Saturday, January 25, 2014

Mid-day meals, a false solution for a crisis

Mid-day meals, a false solution for a crisis

Improving educational outcomes needs much more than meals for children
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First Published: Sun, Jul 21 2013. 07 39 PM IST
Illustration by Shyamal Banerjee/Mint
Illustration by Shyamal Banerjee/Mint
The tragedy in Bihar, where 23 children died last week from contamination in a school lunch, serves as a grim reminder of the widening gap between what governments promise the poor and what they actually deliver.
The tragedy should have served as a moment of introspection for policymakers. Unfortunately, the political blame game triggered by the tragedy has only served to deflect attention from the deeper questions the incident raises on the mid-day meal programme, on India’s educational crisis and on the wider rot in governance the country faces.
The avoidable deaths in Bihar may be the starkest example of a dysfunctional programme but reports about the inefficiencies of the mid-day meal programme have been pouring in from all parts of the country ever since it was made universal. Last week, more than a hundred children fell ill after eating a meal in Tamil Nadu, a state which is known for its superior delivery of public services and which originated the idea of mid-day school meals in India.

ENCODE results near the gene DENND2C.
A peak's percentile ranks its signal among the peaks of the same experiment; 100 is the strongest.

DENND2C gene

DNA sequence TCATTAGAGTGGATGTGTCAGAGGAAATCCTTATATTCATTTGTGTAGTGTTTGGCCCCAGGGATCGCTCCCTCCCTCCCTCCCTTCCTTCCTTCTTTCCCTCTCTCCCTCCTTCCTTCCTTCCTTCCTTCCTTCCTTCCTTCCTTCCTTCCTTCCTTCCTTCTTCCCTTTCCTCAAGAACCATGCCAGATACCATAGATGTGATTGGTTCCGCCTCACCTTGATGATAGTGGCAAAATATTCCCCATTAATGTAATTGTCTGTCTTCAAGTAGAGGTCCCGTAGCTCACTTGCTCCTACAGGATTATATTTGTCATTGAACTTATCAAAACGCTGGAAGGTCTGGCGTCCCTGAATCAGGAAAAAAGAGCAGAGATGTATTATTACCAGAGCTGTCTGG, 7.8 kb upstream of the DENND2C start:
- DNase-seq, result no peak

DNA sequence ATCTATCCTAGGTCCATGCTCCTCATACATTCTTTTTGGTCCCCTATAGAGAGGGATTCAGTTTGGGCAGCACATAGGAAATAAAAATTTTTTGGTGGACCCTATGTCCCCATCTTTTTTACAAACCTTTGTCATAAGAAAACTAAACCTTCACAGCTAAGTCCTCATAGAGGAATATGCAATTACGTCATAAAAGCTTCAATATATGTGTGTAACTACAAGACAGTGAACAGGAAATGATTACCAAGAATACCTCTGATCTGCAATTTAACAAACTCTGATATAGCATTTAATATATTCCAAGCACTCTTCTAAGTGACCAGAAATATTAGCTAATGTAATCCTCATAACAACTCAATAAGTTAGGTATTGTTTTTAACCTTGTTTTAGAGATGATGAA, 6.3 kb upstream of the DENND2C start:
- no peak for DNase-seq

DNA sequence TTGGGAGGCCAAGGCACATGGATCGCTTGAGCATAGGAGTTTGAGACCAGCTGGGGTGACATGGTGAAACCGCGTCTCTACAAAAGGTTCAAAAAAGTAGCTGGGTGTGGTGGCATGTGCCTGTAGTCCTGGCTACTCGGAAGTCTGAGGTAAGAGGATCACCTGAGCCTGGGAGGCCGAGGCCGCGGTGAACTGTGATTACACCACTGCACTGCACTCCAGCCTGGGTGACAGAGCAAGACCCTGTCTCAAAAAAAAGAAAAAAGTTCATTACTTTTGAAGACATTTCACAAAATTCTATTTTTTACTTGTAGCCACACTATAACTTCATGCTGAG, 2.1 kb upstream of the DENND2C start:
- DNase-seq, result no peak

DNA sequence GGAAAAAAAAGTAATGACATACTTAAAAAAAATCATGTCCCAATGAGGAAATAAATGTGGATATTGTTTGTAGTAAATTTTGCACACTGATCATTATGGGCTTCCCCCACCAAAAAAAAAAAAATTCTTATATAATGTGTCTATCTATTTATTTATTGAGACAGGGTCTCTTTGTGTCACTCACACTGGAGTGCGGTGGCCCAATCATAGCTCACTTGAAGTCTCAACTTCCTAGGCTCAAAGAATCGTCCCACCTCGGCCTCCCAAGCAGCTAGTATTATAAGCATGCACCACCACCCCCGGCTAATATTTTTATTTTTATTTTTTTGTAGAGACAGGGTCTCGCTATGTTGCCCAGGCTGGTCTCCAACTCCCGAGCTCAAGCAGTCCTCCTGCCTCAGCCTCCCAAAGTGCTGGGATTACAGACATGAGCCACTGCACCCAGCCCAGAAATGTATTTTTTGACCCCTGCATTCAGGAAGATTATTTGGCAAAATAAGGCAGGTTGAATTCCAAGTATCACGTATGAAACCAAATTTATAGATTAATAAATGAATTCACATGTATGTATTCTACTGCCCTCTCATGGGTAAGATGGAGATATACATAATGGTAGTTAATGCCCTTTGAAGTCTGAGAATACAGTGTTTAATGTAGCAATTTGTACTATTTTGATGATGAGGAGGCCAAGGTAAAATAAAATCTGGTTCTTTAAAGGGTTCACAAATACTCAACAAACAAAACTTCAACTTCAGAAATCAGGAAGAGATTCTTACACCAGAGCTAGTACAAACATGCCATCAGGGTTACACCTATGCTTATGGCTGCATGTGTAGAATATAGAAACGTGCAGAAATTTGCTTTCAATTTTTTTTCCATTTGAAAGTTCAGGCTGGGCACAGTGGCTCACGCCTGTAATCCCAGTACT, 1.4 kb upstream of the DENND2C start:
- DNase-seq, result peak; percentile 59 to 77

After experimenting with various child nutrition schemes since before independence, Tamil Nadu launched the universal mid-day meal programme in 1982, helping raise enrolment rates initially. The universalization of the mid-day school meal in India, after a 2001 Supreme Court directive to that effect, was inspired by this state’s example. The scheme became a key component of government-led efforts to universalize education.